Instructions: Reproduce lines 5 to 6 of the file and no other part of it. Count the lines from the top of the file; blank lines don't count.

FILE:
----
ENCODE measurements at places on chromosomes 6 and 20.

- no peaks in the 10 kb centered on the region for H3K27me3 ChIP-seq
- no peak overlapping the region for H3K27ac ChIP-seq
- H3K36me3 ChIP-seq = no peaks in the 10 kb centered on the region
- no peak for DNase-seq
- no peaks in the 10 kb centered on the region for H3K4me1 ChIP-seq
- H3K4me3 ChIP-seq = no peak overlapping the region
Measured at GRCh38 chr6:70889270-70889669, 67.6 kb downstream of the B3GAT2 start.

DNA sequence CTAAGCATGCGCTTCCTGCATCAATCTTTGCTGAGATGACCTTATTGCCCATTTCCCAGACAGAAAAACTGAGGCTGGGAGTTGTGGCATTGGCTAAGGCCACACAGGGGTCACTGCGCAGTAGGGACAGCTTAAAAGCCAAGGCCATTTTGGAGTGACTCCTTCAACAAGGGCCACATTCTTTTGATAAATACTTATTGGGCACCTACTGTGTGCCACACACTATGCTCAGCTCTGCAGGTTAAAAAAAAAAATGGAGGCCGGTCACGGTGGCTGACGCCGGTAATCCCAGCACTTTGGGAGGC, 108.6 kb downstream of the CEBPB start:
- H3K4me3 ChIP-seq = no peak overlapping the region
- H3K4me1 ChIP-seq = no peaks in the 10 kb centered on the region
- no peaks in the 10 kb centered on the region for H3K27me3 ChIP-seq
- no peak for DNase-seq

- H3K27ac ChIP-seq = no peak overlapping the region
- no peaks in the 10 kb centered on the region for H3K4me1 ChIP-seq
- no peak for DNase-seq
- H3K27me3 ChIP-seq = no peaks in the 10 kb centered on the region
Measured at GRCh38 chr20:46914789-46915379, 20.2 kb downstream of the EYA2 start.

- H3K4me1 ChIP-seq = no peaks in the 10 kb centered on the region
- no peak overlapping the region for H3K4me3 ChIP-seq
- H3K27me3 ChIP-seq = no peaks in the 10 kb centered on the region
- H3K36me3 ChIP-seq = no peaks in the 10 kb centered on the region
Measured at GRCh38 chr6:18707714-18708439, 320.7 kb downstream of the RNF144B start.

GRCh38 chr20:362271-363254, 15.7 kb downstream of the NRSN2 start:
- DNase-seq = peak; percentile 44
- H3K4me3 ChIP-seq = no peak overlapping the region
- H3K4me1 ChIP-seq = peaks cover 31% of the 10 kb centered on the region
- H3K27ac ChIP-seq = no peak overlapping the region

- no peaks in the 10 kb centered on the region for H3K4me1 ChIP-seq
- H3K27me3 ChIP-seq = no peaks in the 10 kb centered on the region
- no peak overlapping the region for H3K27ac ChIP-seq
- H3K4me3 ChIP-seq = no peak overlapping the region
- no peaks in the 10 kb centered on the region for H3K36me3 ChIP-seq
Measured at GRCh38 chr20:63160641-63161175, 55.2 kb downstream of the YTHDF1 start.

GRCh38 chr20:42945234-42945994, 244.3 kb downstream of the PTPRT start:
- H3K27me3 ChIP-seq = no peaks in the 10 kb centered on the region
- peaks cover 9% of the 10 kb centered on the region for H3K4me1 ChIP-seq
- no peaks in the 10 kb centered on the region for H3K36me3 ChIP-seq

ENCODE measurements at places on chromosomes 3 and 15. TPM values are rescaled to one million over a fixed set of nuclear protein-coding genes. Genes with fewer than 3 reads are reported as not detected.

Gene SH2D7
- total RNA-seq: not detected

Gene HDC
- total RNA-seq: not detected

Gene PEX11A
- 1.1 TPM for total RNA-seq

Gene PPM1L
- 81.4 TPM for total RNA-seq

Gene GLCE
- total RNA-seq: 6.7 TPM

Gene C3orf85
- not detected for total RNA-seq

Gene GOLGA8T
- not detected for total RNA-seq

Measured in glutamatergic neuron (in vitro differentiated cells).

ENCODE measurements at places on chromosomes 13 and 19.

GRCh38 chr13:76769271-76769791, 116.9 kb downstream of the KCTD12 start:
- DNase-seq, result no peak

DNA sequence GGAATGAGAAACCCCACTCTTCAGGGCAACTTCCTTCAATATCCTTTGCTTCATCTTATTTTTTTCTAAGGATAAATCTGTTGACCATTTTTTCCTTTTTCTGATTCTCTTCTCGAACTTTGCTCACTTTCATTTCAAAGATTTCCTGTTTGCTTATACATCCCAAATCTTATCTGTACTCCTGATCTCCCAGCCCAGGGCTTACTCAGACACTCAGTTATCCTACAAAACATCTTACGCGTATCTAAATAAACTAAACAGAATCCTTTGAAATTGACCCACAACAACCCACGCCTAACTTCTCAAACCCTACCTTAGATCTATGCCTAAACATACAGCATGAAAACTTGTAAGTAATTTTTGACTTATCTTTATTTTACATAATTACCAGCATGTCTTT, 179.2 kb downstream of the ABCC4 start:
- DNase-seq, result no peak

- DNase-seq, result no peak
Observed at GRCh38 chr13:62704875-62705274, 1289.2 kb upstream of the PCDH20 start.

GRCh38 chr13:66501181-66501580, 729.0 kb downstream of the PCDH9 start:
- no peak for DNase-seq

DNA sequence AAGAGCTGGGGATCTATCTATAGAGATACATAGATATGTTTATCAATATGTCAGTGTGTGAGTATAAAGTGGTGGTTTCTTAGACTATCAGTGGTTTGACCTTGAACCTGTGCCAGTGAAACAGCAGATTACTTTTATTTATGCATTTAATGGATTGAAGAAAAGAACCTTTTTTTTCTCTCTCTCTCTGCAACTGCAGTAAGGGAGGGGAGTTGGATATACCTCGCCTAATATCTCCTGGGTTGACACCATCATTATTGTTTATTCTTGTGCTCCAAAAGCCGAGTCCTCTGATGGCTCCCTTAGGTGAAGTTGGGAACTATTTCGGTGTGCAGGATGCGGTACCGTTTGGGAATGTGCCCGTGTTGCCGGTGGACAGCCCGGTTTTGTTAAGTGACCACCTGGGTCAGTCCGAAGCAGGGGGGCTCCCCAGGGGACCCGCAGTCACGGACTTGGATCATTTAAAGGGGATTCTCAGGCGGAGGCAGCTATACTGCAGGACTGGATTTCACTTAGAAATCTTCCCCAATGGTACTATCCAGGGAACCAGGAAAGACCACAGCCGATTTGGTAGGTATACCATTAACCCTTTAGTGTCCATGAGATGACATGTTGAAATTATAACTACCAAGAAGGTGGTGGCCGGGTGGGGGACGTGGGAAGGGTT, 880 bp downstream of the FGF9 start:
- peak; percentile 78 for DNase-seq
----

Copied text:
- no peak for DNase-seq
- no peaks in the 10 kb centered on the region for H3K4me1 ChIP-seq